Unlawful strike could cost CFMEU millions

Updated September 13, 2017 17:15:25

The CFMEU and union officials are set to pay in excess of $2 million in penalties over unlawful industrial action at the Barangaroo site in Sydney.

The Federal Court is also referring the State Secretary of the NSW CFMEU Brian Parker and three other union officials to the Director of Public Prosecutions for allegedly giving false testimony in the case.

The strike involved about 1,000 workers and shut the construction site over two days in July 2014.

The court action was brought on by the Australian Building and Construction Commission.

In handing down a judgement on penalties today Justice Geoffrey Flick said the CFMEU should face a maximum penalty, listed in the court documents at $1.3 million.

The CFMEU New South Wales also faces a penalty of around $1 million.

The Federal Court has individually fined Mr Parker $45,400 with three other officials facing fines of over $40,000.

Justice Flick’s judgment concluded that the CFMEU “has long demonstrated by its conduct that it pays but little regard to compliance with the law and indeed has repeatedly sought to place itself above the law”.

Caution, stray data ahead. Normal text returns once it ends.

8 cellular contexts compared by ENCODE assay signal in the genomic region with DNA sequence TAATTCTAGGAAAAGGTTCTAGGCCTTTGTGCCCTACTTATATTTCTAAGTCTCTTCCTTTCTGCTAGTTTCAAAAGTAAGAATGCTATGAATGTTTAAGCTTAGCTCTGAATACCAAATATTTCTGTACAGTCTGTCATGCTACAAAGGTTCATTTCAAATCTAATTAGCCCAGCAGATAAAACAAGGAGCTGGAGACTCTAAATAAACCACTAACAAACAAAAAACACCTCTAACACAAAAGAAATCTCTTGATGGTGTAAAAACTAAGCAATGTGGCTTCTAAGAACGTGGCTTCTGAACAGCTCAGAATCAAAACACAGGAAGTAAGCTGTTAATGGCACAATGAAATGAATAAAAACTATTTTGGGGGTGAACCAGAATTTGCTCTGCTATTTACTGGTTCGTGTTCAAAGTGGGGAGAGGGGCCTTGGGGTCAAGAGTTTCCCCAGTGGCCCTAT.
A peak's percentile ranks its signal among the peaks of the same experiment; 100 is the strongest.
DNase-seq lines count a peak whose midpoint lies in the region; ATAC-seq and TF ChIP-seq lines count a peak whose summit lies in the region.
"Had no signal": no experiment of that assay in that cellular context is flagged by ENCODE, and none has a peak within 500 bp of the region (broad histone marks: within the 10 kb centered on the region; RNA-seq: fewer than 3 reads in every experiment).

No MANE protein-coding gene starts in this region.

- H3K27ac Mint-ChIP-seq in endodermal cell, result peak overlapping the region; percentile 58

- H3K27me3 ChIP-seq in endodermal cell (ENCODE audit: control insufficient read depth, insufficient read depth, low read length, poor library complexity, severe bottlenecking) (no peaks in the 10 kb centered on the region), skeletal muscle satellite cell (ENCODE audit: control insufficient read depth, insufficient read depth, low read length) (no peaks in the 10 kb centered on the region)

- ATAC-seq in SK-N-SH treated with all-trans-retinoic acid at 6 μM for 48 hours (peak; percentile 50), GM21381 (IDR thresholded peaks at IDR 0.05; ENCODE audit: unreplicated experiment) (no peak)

“The CFMEU is to be regarded as a recidivist offender,” he said.

In the case of the penalties awarded against Mr Parker, Justice Flick outlined that it reflected the position he held as State Secretary.

“His intentions to stir up the workers and his setting out to create an atmosphere of defiance,” Justice Flick said.

“And a willingness to take on police if they stood in the way of achieving his objectives.”

The case had earlier heard in evidence from a police officer who said Mr Parker had tried to intimidate her.

The court has also recommended evidence from Brian Parker, Robert Kera, Luke Collier and Tony Sloane be referred to the DPP to determine whether an offence had been committed under section 35 of the Crimes Act (Commonwealth) in giving false testimony.

The CFMEU said its lawyers are now studying the decision.

The ABCC said today’s judgement reflected the seriousness of the conduct which saw threats against workers and ABCC inspectors.

Topics: government-and-politics, unions, law-crime-and-justice, courts-and-trials, federal—state-issues, federal-government, parliament, federal-parliament, sydney-2000, canberra-2600

First posted September 13, 2017 17:05:24